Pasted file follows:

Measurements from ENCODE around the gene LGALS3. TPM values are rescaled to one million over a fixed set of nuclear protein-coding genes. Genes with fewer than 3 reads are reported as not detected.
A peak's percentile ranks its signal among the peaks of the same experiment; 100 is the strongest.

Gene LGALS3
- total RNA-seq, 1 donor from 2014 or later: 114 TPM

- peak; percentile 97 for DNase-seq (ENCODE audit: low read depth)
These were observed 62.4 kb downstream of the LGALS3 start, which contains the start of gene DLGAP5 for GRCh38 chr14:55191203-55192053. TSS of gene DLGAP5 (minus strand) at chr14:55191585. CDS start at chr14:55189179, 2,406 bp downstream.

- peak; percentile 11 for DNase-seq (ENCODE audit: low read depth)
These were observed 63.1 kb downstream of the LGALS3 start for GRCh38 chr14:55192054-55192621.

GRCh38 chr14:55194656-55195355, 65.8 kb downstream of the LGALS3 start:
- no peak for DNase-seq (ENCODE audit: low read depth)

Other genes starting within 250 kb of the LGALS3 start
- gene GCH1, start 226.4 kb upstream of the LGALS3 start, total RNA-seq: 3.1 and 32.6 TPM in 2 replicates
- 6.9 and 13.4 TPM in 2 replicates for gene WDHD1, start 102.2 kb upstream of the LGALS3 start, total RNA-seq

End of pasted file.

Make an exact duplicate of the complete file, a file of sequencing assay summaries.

Measurements from ENCODE around the gene LGALS3. TPM values are rescaled to one million over a fixed set of nuclear protein-coding genes. Genes with fewer than 3 reads are reported as not detected.
A peak's percentile ranks its signal among the peaks of the same experiment; 100 is the strongest.

Gene LGALS3
- total RNA-seq, 1 donor from 2014 or later: 114 TPM

- peak; percentile 97 for DNase-seq (ENCODE audit: low read depth)
These were observed 62.4 kb downstream of the LGALS3 start, which contains the start of gene DLGAP5 for GRCh38 chr14:55191203-55192053. TSS of gene DLGAP5 (minus strand) at chr14:55191585. CDS start at chr14:55189179, 2,406 bp downstream.

- peak; percentile 11 for DNase-seq (ENCODE audit: low read depth)
These were observed 63.1 kb downstream of the LGALS3 start for GRCh38 chr14:55192054-55192621.

GRCh38 chr14:55194656-55195355, 65.8 kb downstream of the LGALS3 start:
- no peak for DNase-seq (ENCODE audit: low read depth)

Other genes starting within 250 kb of the LGALS3 start
- gene GCH1, start 226.4 kb upstream of the LGALS3 start, total RNA-seq: 3.1 and 32.6 TPM in 2 replicates
- 6.9 and 13.4 TPM in 2 replicates for gene WDHD1, start 102.2 kb upstream of the LGALS3 start, total RNA-seq